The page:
Hong Kong's Hang Seng share index broke through the 30,000 threshold for the first time in a decade on Wednesday (22 November).
The index, which has climbed by over a third in 2017 so far, closed at 30,003.49 and moved closer to its all-time high of 31,638.22, which it reached just before the financial crisis, before plunging to as low as 12,000.
There is little to suggest the Hang Seng might relinquish its gains anytime soon and analysts at Goldman Sachs expect the index to reach 32,000 by the end of next year.
"New economy companies like Tencent as well as mainland banks and insurers are major contributors to this round of the rally, and the Hang Seng Index crossing above 30,000 points means that funds remain bullish on China and Chinese firms," Linus Yip, analyst at First Shanghai Securities was quoted as saying by Bloomberg.
"Allocations in such firms seem rational and will continue to push the index higher, despite some small hiccups on the way up."
Strong economic growth in China and low interest rates across the region have been among the main drivers for markets across Asia, which have also moved close to record highs.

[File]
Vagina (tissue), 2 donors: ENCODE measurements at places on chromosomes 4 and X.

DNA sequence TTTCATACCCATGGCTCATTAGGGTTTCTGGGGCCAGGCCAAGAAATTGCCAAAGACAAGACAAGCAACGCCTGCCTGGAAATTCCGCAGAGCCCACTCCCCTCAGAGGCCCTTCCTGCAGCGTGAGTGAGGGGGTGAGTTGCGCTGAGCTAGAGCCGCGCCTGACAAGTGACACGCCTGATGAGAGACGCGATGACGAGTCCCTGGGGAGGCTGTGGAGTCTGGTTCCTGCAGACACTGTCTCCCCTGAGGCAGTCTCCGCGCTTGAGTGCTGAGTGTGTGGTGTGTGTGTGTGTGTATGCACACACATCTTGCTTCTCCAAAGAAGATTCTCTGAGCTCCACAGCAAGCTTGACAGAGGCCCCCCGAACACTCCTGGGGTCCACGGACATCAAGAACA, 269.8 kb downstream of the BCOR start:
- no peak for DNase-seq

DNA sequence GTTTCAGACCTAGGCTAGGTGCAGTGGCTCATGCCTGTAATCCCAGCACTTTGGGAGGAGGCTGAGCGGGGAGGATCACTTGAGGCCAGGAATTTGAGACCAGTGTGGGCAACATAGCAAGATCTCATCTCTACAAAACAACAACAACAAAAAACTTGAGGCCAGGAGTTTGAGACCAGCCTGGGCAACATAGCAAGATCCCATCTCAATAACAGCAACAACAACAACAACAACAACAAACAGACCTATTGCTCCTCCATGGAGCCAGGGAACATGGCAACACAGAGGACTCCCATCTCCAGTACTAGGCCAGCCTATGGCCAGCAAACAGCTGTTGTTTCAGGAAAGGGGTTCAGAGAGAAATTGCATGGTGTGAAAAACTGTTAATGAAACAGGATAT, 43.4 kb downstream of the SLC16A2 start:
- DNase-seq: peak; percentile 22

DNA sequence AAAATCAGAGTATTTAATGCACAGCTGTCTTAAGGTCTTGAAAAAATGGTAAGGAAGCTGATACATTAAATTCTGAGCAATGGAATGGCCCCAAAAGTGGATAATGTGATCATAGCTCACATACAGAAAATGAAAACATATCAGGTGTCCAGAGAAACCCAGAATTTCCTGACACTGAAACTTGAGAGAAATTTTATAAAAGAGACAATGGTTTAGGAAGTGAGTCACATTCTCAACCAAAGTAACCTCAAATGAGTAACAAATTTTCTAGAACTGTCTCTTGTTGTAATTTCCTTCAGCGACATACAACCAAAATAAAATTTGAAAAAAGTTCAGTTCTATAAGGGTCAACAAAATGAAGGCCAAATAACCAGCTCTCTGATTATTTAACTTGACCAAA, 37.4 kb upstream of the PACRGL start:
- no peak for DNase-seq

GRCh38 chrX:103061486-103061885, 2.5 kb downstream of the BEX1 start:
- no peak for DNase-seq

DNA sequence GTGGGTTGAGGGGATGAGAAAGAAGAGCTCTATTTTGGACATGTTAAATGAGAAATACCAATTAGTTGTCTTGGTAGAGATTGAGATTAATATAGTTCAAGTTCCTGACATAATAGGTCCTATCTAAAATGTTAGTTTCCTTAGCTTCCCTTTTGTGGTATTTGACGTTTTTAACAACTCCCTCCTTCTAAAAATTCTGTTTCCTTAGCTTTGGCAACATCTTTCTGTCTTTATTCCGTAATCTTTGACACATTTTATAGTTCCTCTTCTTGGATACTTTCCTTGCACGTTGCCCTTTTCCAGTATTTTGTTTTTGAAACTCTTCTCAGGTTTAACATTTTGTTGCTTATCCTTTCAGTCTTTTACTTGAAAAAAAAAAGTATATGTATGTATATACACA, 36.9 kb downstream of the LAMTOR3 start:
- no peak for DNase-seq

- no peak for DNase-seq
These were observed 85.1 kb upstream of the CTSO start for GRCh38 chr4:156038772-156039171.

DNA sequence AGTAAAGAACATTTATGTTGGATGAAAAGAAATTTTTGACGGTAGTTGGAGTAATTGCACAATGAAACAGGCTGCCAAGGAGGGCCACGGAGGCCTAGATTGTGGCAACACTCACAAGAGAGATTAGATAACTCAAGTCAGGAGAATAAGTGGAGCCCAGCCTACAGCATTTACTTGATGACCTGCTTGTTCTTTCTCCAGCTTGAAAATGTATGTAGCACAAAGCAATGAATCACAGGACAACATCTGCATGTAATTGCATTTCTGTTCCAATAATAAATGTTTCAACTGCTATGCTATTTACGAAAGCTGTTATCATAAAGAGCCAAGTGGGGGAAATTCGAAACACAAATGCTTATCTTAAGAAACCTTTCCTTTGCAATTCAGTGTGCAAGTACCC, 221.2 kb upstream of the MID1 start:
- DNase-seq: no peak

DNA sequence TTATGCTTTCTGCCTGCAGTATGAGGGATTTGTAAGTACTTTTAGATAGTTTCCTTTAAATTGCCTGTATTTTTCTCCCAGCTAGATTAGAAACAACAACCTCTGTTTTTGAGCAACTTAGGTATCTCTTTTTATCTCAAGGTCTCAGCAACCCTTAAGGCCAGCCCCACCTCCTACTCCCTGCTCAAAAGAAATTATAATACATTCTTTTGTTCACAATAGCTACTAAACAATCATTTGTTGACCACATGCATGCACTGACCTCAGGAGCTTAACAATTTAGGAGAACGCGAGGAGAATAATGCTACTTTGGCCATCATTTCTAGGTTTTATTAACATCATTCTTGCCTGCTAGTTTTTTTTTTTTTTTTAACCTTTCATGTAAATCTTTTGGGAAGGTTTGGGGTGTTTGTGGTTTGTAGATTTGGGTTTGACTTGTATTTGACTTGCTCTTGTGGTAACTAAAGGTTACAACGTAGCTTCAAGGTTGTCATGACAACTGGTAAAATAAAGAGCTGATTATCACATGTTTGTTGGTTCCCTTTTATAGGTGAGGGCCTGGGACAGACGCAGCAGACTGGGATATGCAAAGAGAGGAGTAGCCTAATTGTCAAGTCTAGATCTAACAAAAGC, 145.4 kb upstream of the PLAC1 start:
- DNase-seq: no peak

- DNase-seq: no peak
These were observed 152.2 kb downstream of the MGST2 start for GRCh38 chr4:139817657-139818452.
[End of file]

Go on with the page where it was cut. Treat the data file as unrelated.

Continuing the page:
In Japan, the Nikkei index recently hit its highest level since 1996, while South Korea's Kospi is also currently trading near all-time highs and Australia's ASX 200 index recently broke through the 6,000 threshold for the first time in nine years.
"Bonds are unattractive because of America's decision to gradually normalise interest rates," said David Kuo, chief executive of the Motley Fool Singapore.
"Property prices are still high, and cash is deeply unappealing. Of the four main asset classes, the stock market still looks relatively inexpensive.
"The Hong Kong stock market has outperformed the Japanese stock market and the Singapore market by almost a factor of two.
That is a remarkable achievement given that the Hong Kong economy has not exactly performed significantly better than other countries in the region."